Not so common
Today, I returned to the strip for my morning constitutional. I was soon tracking birds around the edge of the car park, with Linnet, that were strangely absent on Wednesday, now showing well.
At the bottom of the car park, I turned to the right, off the main coastal path. There is a track here that runs parallel with the path. This track passes through a short corridor of scrub, before rejoining the path. Just as i entered this corridor, there was a movement in a bush to my right, that caused me to stop. Scanning the bush, it was not long before a small bird popped into view, albeit, very briefly, before slipping back into the cover of the dense undergrowth. That brief view however, revealed a Whitethroat peering straight at me. Although my view was brief, I knew straight away, that something was different about this Whitethroat. It was distinctly grey backed, with no sign of the warm brown tones of a Common Whitethroat. Added to that was the way it held itself. It was as if it was trying to flatten itself down at all times. Skulking was definitely the term that came to mind.
Soon the bird was on the move, and a game of cat and mouse ensued. Up and down the corridor, and along the scrub at the back of the car park. More glimpses of the bird, but my ability to track it was greatly aided by the bird calling each time it settled in a leafy palace. This was a call that I had never heard before. I went to great pains to memorise that call, even writing down my version of it. I am familiar with the sounds of Common Whitethroat, and I certainly had not heard one make this call.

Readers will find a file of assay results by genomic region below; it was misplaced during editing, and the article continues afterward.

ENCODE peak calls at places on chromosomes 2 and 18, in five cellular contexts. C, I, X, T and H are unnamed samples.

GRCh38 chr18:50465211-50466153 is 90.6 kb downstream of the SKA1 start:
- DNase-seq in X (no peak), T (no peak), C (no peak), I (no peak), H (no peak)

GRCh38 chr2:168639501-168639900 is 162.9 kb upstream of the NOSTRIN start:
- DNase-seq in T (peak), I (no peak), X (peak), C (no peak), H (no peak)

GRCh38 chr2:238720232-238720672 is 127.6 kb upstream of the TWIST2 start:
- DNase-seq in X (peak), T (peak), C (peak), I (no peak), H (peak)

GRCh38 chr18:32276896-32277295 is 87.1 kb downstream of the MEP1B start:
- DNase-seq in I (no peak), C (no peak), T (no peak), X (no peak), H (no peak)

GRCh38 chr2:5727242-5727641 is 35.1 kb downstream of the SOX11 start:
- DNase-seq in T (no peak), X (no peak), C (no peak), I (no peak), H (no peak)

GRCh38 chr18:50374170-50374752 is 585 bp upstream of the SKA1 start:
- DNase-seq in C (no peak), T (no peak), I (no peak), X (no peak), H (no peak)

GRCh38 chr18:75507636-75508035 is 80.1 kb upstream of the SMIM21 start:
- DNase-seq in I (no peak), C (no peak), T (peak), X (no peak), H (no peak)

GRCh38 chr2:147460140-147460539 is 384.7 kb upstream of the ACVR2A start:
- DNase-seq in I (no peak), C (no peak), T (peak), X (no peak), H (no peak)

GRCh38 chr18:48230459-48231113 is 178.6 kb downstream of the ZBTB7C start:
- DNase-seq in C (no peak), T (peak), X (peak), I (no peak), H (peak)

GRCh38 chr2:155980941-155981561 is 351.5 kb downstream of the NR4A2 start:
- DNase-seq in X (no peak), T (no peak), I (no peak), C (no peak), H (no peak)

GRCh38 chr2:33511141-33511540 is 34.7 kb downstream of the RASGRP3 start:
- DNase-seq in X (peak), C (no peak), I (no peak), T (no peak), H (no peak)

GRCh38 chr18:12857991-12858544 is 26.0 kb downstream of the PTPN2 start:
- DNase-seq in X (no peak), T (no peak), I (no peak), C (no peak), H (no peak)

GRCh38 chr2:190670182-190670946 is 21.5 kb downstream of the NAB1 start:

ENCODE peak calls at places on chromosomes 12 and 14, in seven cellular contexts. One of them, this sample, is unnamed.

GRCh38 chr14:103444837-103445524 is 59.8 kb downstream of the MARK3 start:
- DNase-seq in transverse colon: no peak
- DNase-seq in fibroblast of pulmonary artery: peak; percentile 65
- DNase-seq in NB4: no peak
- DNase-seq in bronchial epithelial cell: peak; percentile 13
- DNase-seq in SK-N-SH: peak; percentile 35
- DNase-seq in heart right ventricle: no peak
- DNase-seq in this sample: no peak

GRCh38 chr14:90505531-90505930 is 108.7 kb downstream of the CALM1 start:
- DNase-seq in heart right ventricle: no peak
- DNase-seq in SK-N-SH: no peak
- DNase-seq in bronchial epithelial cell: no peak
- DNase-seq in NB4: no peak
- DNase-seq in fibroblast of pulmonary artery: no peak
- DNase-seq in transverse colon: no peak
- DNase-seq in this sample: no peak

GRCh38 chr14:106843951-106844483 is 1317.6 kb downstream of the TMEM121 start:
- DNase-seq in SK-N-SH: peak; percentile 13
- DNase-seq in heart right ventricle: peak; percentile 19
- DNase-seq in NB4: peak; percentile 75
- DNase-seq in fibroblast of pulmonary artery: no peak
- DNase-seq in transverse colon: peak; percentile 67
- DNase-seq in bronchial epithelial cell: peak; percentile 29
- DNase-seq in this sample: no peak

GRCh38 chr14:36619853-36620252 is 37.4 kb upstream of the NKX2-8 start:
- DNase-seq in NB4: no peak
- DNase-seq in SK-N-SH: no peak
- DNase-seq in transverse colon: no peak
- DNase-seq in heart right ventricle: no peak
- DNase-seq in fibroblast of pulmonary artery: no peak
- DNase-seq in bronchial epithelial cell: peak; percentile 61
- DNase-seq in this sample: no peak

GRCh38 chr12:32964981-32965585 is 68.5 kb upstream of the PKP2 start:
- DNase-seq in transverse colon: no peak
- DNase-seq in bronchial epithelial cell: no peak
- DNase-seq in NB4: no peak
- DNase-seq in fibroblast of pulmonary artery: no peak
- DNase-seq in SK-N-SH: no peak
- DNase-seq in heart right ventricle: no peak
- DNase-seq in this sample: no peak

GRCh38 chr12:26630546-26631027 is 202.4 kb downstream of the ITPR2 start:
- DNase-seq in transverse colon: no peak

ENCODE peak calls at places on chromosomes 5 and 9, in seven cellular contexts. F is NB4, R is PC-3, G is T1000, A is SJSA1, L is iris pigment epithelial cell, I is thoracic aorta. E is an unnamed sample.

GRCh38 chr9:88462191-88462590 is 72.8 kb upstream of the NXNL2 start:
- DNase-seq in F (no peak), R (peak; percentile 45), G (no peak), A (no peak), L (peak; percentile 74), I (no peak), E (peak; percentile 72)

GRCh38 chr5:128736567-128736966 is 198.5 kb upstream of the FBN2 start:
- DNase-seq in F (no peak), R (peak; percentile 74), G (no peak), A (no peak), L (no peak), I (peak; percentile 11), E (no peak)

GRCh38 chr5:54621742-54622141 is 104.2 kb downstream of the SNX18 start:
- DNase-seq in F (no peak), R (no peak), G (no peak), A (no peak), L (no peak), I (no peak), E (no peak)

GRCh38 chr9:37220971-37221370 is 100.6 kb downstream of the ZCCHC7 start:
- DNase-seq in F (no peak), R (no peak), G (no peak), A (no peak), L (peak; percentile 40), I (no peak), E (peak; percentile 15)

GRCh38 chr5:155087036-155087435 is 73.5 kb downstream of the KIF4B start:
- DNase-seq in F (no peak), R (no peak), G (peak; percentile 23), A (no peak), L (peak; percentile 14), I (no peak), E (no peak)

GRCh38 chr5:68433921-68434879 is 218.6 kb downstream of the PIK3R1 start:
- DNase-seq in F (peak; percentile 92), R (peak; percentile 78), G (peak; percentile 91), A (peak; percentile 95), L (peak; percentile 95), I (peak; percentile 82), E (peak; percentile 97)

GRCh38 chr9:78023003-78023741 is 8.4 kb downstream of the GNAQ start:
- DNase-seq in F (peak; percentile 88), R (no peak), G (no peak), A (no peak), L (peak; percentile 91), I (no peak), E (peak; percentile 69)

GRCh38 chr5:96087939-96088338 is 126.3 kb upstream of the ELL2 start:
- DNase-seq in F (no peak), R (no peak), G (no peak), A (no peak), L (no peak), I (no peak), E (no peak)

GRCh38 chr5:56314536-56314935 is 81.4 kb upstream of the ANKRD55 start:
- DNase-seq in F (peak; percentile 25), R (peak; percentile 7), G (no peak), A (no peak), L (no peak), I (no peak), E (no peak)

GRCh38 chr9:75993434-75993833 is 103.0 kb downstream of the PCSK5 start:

Eventually the bird moved deeper into the bushes, and switched to silent mode, so I moved on, although not before I noted the ongoing presence of Greenfinch, as seen on Wednesday. On my way back, following a walk along to the back of Lime Kiln beach, I paused in the fruitful corner, but nothing more was produced.
Arriving back home, I was straight onto the computer to check the bird call. I confirmed that it was nothing like a Common Whitethroat, before playing the call of the bird I suspected it to be. It was instantly recognisable, and the final piece of irrefutable evidence that my bird was
126. Lesser Whitethroat
A fine addition to my patch list, and the first Lesser Whitethroat that I have seen on dry land, with my previous two sightings of this species having been seen in recent years offshore, where there are less bushes for them to hide in.
Last edited by Gander : Friday 8th May 2020 at 15:50.